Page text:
Just a short post this week, since I already wrote about this in a Twitter thread earlier in the week:
Some thoughts on the UK's approach to the NI Protocol and what that might mean
Short version: UK wants to hold it in unstable situation, to avoid wearing costs of Brexit domestically, but this isn't a long-term strategy
— Simon Usherwood (@Usherwood) October 18, 2021
The thread was an attempt to make sense of what the UK is doing and whether it might work. As you’ll see, I’m not that confident that it will. Conversations with people on both sides this week haven’t changed my mind on that either.
Part of that is the low trust environment that exists. The number and quality of connections that the EU has with the UK are both relatively low, which means there are fewer opportunities for the kind of frank discussions that might find a way through the current impasse.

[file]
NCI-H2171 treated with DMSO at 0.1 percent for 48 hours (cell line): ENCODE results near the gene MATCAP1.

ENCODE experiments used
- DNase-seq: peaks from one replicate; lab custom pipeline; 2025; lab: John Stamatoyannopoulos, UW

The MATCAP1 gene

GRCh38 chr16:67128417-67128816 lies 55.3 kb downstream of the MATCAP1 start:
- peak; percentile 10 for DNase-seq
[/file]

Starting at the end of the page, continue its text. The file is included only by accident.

As a result, the weight of rhetoric (on both sides) increases in the calculation.
To take an obvious example, the unwillingness of the UK to publish its replacement text for the Protocol makes it impossible to work out a more dispassionate understanding of its needs, so we have to fall back on the words of Lord Frost or Boris Johnson, with all the additional complexities that brings.
Even if the Commission proposals last week do leave various points to be precised and elaborated, at least they work more transparently towards a new set of agreements (or implementations of existing agreements, to be more exact).
This shouldn’t be that surprising – I noted in evidence back at the start of the year, for example – but that doesn’t change the situation as we find it.
Rebuilding contacts and conversations is going to have to be a priority if things are to start to improve between the EU and UK, and it’s probably the UK that has to start that.
I’d not hold your breath right now.